HYATTSVILLE – At 16-years old, citizens are legally allowed to operate a vehicle, but they may soon be able to cast their vote as well during municipal elections if some members of the city council have their way.
At its Dec. 1 meeting, the Hyattsville City Council discussed a proposed legislation to amend the city charter to reduce the minimum voting age in city elections from 18 to 16. All other voting requirements currently established for eligible voters in Hyattsville would still stand.
Shannon Weese, a Hyattsville resident, said she strongly favors including 16- and 17-year-olds in the voting process.
“They have opinions and views on the world that we adults rarely take seriously,” Weese said.
Another Hyattsville resident, who identified himself only as Marshall during the meeting, disagreed.
“I’m opposed to it and so is my family. It’s a monumentally bad idea,” he said.
Marshall said he believes “there is a time for everything” and which is why age requirements are set in place.
Several members of the city council spoke out in support of lowering the voting age.
“[There’s] absolutely no evidence that 16-year-olds lack the neurological ability to cast informed votes,” said Councilman Patrick A. Paschall
Council President Candace Hollingsworth agreed, saying she does not see the harm in including youth to participate in the voting process.
“The harm that I do see however is for us to have an argument about the mental capacity of 16-year-olds,” Hollingsworth said. “I think that does more harm than good to have a public decision as to whether 16- and 17-year-olds are smart enough or wise enough to make a decision about what they feel is their everyday lives.”
Council Member Tim Hunt said during his tenure the voting age has not been a pressing issue with residents when he has gone door knocking in the past. However, he said he does believe the voting age is a topic that should be decided on by the voters by referendum.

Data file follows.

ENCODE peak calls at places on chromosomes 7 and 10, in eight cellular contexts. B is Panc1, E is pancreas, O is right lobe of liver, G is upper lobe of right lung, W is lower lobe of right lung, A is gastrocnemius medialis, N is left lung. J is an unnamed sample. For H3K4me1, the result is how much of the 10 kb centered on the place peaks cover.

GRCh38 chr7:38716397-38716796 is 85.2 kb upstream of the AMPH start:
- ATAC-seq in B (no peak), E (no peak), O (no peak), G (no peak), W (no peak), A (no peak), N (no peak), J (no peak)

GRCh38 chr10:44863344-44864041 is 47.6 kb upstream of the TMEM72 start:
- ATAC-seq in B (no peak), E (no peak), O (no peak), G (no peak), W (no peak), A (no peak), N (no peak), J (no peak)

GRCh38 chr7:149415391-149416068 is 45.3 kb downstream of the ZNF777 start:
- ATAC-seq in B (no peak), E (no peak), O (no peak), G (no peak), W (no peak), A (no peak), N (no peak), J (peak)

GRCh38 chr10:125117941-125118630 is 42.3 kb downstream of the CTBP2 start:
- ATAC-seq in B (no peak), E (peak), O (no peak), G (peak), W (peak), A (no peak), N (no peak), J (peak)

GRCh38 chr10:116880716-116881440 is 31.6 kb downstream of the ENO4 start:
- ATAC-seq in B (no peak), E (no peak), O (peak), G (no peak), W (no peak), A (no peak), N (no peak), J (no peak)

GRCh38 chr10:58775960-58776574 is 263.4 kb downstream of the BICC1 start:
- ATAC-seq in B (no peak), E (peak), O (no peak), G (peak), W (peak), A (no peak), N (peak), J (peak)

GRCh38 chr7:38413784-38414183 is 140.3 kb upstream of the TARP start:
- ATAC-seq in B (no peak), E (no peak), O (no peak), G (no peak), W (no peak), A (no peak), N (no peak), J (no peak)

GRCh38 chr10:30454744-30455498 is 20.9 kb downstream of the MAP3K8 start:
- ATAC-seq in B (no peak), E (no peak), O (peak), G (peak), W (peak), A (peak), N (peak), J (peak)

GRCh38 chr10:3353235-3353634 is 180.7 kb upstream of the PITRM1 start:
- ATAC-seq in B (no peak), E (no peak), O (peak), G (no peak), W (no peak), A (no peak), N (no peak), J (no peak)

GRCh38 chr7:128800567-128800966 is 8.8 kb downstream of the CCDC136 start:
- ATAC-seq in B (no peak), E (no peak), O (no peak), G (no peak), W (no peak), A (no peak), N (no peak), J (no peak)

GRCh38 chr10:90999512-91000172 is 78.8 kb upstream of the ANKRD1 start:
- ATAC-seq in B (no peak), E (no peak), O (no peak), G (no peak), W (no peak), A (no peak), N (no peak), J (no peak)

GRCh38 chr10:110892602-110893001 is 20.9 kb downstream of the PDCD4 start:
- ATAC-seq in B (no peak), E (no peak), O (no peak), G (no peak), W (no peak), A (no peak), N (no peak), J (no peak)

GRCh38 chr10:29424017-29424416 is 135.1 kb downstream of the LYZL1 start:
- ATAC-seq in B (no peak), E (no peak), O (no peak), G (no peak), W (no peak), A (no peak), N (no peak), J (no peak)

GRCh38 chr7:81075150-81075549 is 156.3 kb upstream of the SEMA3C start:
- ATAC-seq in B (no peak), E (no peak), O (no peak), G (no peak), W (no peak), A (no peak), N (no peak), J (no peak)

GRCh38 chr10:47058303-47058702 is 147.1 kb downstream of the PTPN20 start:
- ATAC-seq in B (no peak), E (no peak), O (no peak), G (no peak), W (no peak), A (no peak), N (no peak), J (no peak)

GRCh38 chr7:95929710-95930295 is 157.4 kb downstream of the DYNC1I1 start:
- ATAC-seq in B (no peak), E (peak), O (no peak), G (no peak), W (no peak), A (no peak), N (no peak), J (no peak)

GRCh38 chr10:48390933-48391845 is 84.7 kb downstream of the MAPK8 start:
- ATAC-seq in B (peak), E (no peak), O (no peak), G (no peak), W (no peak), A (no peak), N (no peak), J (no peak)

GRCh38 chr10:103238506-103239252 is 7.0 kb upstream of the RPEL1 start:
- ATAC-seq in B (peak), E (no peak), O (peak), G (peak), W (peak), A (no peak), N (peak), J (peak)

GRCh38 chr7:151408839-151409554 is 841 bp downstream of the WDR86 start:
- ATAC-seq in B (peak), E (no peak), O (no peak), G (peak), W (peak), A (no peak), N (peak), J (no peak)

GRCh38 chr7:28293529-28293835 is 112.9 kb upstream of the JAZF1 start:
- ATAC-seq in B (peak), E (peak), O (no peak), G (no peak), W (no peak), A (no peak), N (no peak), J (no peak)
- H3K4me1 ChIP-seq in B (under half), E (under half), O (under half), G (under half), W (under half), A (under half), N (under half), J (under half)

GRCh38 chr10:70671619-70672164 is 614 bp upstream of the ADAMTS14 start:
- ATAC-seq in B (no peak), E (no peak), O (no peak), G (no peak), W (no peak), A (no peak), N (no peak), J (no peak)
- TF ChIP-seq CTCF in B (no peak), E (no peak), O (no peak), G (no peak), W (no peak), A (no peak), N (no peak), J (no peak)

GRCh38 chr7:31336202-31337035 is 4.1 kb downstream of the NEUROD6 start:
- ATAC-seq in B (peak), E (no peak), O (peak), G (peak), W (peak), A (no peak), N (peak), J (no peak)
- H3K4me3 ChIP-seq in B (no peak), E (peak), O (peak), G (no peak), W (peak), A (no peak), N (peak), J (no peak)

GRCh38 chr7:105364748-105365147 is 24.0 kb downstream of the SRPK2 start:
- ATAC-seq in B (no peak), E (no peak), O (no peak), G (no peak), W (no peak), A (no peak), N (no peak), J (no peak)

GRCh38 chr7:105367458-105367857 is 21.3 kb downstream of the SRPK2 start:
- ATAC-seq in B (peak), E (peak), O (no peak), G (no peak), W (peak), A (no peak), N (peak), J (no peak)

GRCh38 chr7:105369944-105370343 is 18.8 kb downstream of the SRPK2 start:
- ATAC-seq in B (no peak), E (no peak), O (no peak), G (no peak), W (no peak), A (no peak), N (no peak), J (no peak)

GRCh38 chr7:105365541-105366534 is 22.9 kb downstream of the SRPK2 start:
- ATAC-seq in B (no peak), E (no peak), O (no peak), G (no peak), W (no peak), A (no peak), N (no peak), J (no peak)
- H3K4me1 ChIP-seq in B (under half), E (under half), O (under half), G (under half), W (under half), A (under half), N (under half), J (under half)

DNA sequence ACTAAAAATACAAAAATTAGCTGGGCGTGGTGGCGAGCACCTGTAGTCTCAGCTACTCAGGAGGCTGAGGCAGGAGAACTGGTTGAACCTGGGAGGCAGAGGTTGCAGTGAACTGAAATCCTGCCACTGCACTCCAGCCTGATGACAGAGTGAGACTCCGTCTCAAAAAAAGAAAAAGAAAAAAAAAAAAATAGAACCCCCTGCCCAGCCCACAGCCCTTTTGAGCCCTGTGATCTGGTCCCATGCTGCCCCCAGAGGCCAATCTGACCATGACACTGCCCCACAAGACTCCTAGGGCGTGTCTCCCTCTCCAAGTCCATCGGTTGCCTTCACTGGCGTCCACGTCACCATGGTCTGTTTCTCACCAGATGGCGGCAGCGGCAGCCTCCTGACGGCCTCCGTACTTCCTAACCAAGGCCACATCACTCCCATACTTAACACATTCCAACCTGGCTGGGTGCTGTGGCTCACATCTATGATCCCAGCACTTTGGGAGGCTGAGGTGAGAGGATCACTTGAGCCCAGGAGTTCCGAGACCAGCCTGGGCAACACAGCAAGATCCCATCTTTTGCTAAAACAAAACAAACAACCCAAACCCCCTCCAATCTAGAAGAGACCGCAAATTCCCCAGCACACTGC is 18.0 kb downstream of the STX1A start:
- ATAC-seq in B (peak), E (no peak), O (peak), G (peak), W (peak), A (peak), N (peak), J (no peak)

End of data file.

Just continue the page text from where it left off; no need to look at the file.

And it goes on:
“When you’re talking about changing the body of the electorate I think that’s a decision that does belong in the hands of the electorate,” said Hunt.
Council Member Robert Croslin also supported putting the issue on the ballot as a referendum during the next city election in 2015.
“I’d like for everyone to have the opportunity to weigh in and if it’s out as a referendum then you have more participation,” Croslin said. “Even those folks who are not watching or paying attention, not even tuned in to what’s going on with the council, what’s going on with the city, they’ll still have an opportunity because they do go to vote.”
Mayor Marc Tartaro said the city will conduct a public hearing before making a final decision about putting a referendum question on the ballot.
“Since this is a very important issue, [we’ll] use everything that we can to make sure that at least everyone in the community at least has the opportunity to choose to come to a public hearing or not and they are at least aware that something is going on,” Tartaro said.
Residents can expect to receive text and email alerts, announcements in the Hyattsville Reporter, The Life & Times as well as on the city’s cable channel. Local high schools will also have flyers to remind students about the hearing.
“Getting individuals involved at younger ages would help establish a lifetime of civic engagement from which we all benefit for generations,” Weese said.
The council will conduct the public hearing on Jan. 5, and is expected to make a final decision about placing a question on the ballot during the meeting.